|Eileen Brantley, PhD|
|Assistant Professor, Physiology & Pharmacology|
|School of Medicine|
|University Faculty Profile|
Breast cancer represents the second leading cause of cancer death among women in industrialized nations. Agents such as Tamoxifen aid in improving survival in certain patients with hormone-responsive breast cancer. However, hormone-independent breast cancer is more aggressive and far less responsive to these agents. In addition, approximately 40% of patients with hormone receptor-dependent breast cancer do not respond to agents such as Tamoxifen and similar to those with hormone receptor-independent breast cancer, must turn to cytotoxic agents in an attempt to control the malignancy. These agents are prone to cause unappreciable side effects including the onset of cardiotoxicity and even secondary malignancies. Thus, the development of agents that target novel, hormone receptor-independent pathways to treat breast cancer is essential. Two novel candidate anticancer agents (5F 203 and Aminoflavone) are currently in Phase I clinical trials in the UK and US respectively. These candidate drugs demonstrate selective and potent anticancer activity in breast cancer cells irrespective of hormone receptor status. They differ from currently used clinical agents in that they activate the aryl hydrocarbon receptor signaling pathway to mediate their anticancer effects. We have recently determined that these agents modulate reactive oxygen species levels exclusively in cells sensitive to their anticancer effects and this modulation contributes to their overall mechanism of anticancer activity. We seek to further elucidate key players within signaling pathways that modulate oxidative stress and to characterize cross-talk interactions between these pathways and the aryl hydrocarbon receptor signaling pathway that ultimately result in growth suppression of malignant breast cancer cells.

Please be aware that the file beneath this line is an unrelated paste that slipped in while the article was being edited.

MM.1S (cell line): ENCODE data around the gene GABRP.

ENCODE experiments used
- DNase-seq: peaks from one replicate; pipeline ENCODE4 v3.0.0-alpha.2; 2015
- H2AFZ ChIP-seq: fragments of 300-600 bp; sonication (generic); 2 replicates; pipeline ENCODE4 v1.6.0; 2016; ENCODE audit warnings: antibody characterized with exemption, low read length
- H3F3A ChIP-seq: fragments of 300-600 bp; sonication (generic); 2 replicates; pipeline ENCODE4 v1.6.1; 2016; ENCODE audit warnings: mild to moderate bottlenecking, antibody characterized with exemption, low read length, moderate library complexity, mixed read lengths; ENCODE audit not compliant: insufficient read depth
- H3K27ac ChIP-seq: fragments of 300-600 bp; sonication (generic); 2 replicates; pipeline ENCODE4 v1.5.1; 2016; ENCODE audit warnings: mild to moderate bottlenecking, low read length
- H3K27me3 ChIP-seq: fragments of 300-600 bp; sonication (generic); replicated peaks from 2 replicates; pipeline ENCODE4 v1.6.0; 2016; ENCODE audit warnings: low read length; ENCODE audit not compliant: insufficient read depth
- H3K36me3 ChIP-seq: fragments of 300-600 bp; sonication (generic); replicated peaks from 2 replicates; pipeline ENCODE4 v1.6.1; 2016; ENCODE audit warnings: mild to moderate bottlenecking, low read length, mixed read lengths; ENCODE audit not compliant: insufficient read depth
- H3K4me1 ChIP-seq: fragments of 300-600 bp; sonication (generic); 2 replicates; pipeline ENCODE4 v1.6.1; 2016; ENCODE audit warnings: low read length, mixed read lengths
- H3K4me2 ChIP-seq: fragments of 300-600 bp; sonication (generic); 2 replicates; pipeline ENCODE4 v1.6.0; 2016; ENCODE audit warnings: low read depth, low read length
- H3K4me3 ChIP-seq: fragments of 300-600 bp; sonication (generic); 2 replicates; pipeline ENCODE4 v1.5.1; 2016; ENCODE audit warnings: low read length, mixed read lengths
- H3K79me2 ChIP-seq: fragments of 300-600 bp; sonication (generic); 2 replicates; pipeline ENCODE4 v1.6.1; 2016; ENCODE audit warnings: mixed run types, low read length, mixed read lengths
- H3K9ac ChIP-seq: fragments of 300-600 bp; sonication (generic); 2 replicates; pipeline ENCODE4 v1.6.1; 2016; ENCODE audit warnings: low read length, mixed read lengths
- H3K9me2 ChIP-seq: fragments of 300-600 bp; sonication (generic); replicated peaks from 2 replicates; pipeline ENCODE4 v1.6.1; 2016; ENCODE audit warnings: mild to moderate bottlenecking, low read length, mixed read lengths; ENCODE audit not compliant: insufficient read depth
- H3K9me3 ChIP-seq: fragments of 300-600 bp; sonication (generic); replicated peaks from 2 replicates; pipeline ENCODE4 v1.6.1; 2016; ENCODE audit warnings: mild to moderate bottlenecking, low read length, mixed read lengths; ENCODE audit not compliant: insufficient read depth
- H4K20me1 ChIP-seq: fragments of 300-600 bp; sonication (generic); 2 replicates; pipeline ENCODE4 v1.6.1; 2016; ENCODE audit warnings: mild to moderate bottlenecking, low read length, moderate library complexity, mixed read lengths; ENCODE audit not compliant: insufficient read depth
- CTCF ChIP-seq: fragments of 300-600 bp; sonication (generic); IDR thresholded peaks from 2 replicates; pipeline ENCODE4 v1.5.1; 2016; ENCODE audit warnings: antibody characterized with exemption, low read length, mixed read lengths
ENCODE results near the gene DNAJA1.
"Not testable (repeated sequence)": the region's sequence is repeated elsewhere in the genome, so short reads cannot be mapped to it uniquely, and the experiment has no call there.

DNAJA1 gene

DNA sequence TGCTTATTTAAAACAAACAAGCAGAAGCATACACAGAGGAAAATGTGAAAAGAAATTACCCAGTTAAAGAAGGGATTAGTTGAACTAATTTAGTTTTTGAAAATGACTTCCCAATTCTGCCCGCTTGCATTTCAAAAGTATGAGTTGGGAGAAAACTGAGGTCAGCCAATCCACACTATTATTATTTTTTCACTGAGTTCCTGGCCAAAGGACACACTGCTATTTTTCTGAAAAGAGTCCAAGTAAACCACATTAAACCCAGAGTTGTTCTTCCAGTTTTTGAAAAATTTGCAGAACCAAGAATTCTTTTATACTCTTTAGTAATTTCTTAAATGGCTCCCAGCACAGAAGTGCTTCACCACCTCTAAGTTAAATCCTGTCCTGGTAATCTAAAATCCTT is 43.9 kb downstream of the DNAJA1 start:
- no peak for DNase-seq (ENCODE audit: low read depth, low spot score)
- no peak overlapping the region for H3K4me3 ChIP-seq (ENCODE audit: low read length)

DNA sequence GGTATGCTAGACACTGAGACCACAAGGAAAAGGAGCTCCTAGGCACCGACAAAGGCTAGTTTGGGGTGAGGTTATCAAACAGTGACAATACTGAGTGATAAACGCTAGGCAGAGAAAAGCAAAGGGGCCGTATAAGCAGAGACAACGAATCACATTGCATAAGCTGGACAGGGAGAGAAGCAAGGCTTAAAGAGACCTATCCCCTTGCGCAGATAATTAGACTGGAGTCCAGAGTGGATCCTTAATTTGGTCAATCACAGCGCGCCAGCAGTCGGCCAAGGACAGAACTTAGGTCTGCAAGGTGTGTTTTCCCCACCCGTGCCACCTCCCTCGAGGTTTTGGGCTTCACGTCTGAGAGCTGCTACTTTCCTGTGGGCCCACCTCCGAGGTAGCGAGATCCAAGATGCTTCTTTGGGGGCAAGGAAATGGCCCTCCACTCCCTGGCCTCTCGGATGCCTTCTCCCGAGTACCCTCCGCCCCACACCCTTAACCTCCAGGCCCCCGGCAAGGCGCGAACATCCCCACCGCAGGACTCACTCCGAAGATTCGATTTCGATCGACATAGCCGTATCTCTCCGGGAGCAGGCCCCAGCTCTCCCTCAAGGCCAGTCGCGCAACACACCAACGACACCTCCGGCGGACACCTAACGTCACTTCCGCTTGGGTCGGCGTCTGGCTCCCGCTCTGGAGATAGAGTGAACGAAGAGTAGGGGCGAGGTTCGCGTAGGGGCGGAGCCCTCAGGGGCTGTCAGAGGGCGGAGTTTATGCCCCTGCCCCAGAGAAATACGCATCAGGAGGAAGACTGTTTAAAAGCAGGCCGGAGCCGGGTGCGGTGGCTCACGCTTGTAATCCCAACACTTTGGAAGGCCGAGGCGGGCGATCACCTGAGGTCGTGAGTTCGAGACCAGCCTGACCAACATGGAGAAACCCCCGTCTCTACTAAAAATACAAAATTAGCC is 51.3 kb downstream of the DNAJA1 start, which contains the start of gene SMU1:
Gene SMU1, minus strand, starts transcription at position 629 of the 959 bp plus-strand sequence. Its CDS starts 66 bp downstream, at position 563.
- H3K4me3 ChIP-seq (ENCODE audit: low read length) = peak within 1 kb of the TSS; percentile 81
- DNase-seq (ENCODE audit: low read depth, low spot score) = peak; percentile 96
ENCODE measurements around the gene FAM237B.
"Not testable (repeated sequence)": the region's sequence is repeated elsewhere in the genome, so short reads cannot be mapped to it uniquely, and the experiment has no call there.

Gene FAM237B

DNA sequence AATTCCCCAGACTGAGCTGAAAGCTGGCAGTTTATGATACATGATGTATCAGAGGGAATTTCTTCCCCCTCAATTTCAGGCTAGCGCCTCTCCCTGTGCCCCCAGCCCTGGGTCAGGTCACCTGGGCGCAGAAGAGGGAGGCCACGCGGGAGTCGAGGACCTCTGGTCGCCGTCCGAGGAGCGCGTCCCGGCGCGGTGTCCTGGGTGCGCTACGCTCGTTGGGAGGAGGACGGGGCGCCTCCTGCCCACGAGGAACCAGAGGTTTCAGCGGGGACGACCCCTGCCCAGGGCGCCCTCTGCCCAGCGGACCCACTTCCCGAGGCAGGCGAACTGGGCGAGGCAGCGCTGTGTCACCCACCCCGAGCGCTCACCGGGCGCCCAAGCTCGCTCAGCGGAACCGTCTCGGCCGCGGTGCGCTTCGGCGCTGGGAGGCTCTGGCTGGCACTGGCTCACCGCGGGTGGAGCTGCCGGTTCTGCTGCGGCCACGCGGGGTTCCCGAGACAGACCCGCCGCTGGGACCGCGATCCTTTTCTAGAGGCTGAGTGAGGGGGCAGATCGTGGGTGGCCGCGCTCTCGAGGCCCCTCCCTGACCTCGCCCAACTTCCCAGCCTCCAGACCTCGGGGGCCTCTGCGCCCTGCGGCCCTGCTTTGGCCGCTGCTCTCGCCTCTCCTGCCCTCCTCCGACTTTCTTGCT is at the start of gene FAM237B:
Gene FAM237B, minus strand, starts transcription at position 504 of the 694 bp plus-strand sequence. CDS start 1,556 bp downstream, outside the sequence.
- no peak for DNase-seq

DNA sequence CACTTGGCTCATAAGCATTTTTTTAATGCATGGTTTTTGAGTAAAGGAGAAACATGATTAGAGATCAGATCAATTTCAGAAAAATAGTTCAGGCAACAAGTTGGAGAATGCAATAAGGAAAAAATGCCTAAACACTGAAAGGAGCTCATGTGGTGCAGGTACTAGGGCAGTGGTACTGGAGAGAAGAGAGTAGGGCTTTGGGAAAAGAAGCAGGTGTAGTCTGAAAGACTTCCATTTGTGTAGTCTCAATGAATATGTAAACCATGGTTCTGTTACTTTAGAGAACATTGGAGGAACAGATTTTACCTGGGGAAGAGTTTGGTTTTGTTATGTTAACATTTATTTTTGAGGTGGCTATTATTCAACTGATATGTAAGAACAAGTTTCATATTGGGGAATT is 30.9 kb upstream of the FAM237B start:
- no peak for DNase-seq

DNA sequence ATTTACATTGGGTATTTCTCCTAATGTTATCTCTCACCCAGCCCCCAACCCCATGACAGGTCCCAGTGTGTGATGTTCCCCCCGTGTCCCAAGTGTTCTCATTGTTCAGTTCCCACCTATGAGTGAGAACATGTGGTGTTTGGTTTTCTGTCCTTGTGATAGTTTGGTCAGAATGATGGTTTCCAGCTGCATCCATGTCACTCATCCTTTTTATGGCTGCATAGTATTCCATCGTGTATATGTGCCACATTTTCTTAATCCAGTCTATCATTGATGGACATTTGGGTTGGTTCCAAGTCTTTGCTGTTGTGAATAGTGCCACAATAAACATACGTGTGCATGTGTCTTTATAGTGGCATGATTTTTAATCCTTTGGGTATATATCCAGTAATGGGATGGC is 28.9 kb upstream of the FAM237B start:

1. McLean, L., Soto, U., Agama K., Francis, J., Jimenez, R., Pommier, Y., Sowers, L., and Brantley, E. Aminoflavone induces oxidative DNA damage and reactive oxygen species-mediated apoptosis in breast cancer cells. Int. J. Cancer. 2008 Apr; 122 (7):1665-1674. Epub 4 Dec 2007.
2. Brantley, E., Kohlhagen, G., Antony, S., Meng, LH., Agama K., Stinson, S.F., Sausville, E.A. and Pommier, Y. Anti-tumor drug candidate 2-(4-Aminophenyl)-5-fluorobenzothiazole induces single-strand breaks and DNA-protein cross-links in sensitive MCF-7 cells. Cancer Chemother Pharmacol. 2006 Jul; 58(1):62-72. Epub 6 Dec 2005.
3. Brantley, E., Patel, V., Hose, C., Ciolino, H.P., Yeh, G.C., Trapani, V., Stinson, S.F., Sausville, E.A. and Loaiza-Perez, A.I. The antitumor drug candidate 2-(4-amino-3-methylphenyl)-5-Fluorobenzothiazole activates NF-kB signaling in MCF-7 cells in response to DNA damage. Anticancer Drugs. 2005 Feb;16 (2):137-143.
4. Brantley, E., Trapani, V., Alley M.C., Hose, C.D., Bradshaw, T.D., Stevens, M.F.G.and Stinson, S.F. Fluorinated 2-(4-amino-3-methylphenyl)benzothiazoles are metabolized and bind to sub-cellular macromolecules in sensitive human cancer cells. Drug Metab Dispos. 2004 Dec;32(12):1392-401. Epub 8 Sep 2004.
5. Chua, M.-S., Kashiyama, E., Bradshaw, T.D., Stinson, S.F., Brantley, E., Sausville, E.A. and Stevens, M.F.G. Role of CYP1A1 in modulation of the antitumor properties of the novel agent 2-(4-Amino-3-methylphenyl) benzothiazole (DF 203, NSC 674495) in human breast cancer cells. Cancer Res. 2000,Sep;60(18):5196-203.